NOBODY, South Africa - In his rise to the pinnacle of South Africa's ruling party, Jacob Zuma has thrilled and unnerved this diverse nation.

He has raised hopes of broader economic rewards but also prompted fears of the kind of strife that South Africans are used to watching from afar, in troubled neighbors such as Zimbabwe.

Even within a single complex of boxy, government-built brick homes here in the curiously named village of Nobody, views of Zuma range from villain to savior.

"If he can do something better than [President Thabo] Mbeki, we will have a little hope," said Imelda Maahlo, 42, who trained as a teacher, only to spend most of the last five years unemployed.

The broad outlines of Zuma's biography are well-known to South Africans.

He is the son of working-class parents; he rose through the ranks of the African National Congress to become the country's deputy president; he was fired from that post by Mbeki on allegations of corruption in 2005.

The corruption charges were dismissed, and Zuma was acquitted in May 2006 of unrelated rape charges. On Tuesday, he was elected president of the ANC and is considered the favorite to win the national presidency.

The election this week amounted to a rebuke of Mbeki's distant, professorial style and his economic policies, which put sustainable growth above relief for millions of impoverished people.

Maahlo, a mother of six, lives in a three-room home in a tidy complex in which hundreds of houses are arranged in rows, most with water taps out front and small lawns.

Her village is split down the middle by Route R17, the highway between the regional capital of Polokwane and the university campus that is hosting the ruling-party conference behind police checkpoints and coils of barbed wire. Residents said they have watched in astonishment the legions of Mercedes and BMW cars speeding past.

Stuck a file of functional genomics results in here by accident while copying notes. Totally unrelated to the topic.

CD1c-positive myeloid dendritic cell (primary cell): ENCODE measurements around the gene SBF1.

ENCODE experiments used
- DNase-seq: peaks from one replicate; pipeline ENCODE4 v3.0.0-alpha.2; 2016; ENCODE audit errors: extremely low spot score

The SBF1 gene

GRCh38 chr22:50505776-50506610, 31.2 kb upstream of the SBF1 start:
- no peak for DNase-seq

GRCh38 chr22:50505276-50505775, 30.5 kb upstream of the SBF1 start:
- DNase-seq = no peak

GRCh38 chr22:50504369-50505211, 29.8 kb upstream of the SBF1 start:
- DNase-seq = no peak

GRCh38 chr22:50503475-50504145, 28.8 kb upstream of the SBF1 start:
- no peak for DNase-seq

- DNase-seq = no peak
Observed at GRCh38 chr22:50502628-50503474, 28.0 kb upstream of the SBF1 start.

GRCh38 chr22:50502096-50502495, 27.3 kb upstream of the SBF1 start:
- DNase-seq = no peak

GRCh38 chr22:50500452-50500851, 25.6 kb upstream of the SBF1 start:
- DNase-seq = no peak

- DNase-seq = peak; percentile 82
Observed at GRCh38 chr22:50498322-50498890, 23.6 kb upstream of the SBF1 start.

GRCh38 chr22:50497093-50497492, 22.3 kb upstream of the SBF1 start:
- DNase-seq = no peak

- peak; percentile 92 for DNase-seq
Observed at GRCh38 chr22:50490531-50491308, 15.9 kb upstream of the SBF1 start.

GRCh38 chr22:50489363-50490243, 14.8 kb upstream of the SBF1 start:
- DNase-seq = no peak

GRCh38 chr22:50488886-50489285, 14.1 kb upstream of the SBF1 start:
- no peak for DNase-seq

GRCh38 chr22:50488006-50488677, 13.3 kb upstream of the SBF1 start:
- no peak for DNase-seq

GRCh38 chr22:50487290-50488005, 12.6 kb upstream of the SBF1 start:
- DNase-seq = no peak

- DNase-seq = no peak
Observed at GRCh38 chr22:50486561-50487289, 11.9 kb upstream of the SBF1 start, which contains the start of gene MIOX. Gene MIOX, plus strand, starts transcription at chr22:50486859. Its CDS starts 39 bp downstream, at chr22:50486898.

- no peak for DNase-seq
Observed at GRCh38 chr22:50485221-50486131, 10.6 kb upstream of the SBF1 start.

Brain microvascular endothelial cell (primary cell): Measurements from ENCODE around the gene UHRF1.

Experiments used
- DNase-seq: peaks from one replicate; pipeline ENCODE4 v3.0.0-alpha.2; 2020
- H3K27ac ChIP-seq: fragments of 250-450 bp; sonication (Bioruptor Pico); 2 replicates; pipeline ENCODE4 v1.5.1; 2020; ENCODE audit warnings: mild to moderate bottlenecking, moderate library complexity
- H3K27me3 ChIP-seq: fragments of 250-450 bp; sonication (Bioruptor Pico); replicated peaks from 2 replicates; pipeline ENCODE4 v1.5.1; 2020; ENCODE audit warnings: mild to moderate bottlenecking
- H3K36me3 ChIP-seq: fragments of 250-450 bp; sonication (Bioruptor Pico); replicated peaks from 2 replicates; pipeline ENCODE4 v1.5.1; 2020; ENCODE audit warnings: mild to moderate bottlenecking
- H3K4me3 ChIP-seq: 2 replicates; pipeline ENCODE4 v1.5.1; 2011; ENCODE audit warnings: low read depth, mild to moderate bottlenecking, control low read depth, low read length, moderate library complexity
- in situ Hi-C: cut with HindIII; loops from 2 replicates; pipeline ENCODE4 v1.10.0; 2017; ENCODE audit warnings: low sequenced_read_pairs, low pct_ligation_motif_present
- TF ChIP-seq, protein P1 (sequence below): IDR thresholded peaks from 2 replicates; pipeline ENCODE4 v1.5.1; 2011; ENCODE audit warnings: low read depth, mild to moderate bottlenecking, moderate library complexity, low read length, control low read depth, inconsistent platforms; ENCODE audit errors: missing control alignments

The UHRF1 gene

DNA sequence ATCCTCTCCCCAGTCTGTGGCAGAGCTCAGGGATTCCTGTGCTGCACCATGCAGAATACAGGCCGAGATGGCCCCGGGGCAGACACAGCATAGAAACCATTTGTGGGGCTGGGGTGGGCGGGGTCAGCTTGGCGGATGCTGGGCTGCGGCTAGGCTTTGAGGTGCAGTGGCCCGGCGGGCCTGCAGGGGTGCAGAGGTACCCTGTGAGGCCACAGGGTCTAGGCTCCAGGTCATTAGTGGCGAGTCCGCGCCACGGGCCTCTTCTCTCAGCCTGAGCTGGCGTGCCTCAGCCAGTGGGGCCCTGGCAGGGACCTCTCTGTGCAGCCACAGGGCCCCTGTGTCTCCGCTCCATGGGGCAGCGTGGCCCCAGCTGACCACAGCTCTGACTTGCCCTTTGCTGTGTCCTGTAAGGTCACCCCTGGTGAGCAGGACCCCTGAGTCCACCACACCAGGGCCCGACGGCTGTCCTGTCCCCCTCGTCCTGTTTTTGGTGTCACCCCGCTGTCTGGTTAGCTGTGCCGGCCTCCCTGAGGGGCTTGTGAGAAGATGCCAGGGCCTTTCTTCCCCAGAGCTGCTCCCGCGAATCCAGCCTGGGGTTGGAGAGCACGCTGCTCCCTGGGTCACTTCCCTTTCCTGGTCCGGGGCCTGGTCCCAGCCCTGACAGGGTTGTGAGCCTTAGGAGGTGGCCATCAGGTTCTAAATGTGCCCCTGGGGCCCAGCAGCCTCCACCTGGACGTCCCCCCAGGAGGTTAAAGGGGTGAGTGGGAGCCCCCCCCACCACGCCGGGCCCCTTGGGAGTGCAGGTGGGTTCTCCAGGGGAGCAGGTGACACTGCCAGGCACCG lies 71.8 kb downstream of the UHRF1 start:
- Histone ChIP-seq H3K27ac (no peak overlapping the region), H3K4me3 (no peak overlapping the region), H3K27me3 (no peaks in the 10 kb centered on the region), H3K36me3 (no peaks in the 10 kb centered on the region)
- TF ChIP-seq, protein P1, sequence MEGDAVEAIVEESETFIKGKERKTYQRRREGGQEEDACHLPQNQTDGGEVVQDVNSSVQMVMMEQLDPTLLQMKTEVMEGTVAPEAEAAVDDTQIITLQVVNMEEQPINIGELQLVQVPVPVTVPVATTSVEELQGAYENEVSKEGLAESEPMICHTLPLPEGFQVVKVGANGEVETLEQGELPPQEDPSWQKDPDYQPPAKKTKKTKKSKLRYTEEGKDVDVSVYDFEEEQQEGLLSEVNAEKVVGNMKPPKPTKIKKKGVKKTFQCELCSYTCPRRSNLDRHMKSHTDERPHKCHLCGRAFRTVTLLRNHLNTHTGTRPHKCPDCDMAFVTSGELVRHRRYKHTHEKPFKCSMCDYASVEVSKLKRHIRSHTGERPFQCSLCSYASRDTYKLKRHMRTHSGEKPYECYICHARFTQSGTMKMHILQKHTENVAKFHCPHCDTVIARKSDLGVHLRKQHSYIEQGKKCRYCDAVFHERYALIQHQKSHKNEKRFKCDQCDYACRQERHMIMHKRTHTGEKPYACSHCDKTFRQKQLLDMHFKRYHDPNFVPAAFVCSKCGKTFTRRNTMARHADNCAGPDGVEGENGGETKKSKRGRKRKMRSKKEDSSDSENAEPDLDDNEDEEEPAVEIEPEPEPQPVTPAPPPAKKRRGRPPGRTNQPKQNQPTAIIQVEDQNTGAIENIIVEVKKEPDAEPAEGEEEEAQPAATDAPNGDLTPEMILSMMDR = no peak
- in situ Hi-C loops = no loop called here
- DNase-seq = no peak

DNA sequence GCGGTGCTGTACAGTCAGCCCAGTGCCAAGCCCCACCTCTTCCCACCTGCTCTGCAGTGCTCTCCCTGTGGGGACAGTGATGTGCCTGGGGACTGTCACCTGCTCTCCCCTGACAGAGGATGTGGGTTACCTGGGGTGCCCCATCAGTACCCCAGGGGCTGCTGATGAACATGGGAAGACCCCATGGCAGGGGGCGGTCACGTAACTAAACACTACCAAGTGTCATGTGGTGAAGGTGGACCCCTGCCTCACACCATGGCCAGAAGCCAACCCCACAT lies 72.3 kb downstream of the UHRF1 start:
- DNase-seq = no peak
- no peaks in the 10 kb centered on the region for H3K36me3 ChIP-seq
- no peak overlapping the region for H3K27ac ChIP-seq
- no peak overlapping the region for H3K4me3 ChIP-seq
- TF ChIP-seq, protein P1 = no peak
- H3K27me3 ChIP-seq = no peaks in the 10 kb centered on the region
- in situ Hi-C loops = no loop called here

A traveler, the story goes, came up with the name for the village after being warned in a dream by a ghost that "Nobody sleeps here!"

The government of former President Nelson Mandela, the first of the post-apartheid era, started building the housing development here, but it was Mbeki's administration that finished it after taking control in 1999. Mbeki also expanded a system of social-service grants, which has benefited residents of Nobody.

Maahlo receives $120 a month in child support. Still, the tap out in front of her home often runs dry, the tin roof leaks, and electrical service has not arrived.

Zuma has not publicly articulated a plan to fix these problems, or most others. He has not yet uttered a public word of any sort at the weeklong party conference, though he is scheduled to make a speech today.

What is widely known about Zuma is that he is deeply in debt to South Africa's socialist-leaning trade union movement and Communist Party, as well as the populists of the African National Congress Youth League.

The other thing virtually every South African knows is his lyrical but provocative theme song, "Bring Me My Machine Gun," which whites in particular find alarming, with its echoes of armed struggle in a nation that witnessed bloody clashes before the end of apartheid in 1994.

The discomfort extends to many "coloreds," as mixed-race South Africans call themselves, and also to some blacks, especially the highly educated upper middle class that prospered under Mbeki.

Even in Nobody, where the incomes are low, Zuma's legal history and his populist instincts prompt concern.

"With the cases that he was involved in, I'm not happy with him," said Mmaphuti Moreroa, 33, a mother of three who works in a nearby Wimpy fast-food restaurant and lives across a sandy street from Maahlo.

She feared Zuma's election signaled instability ahead.

"We see what's happening in Burundi, what's happening in Rwanda, what's happening in Zimbabwe," Moreroa said. "We don't want those things to happen here."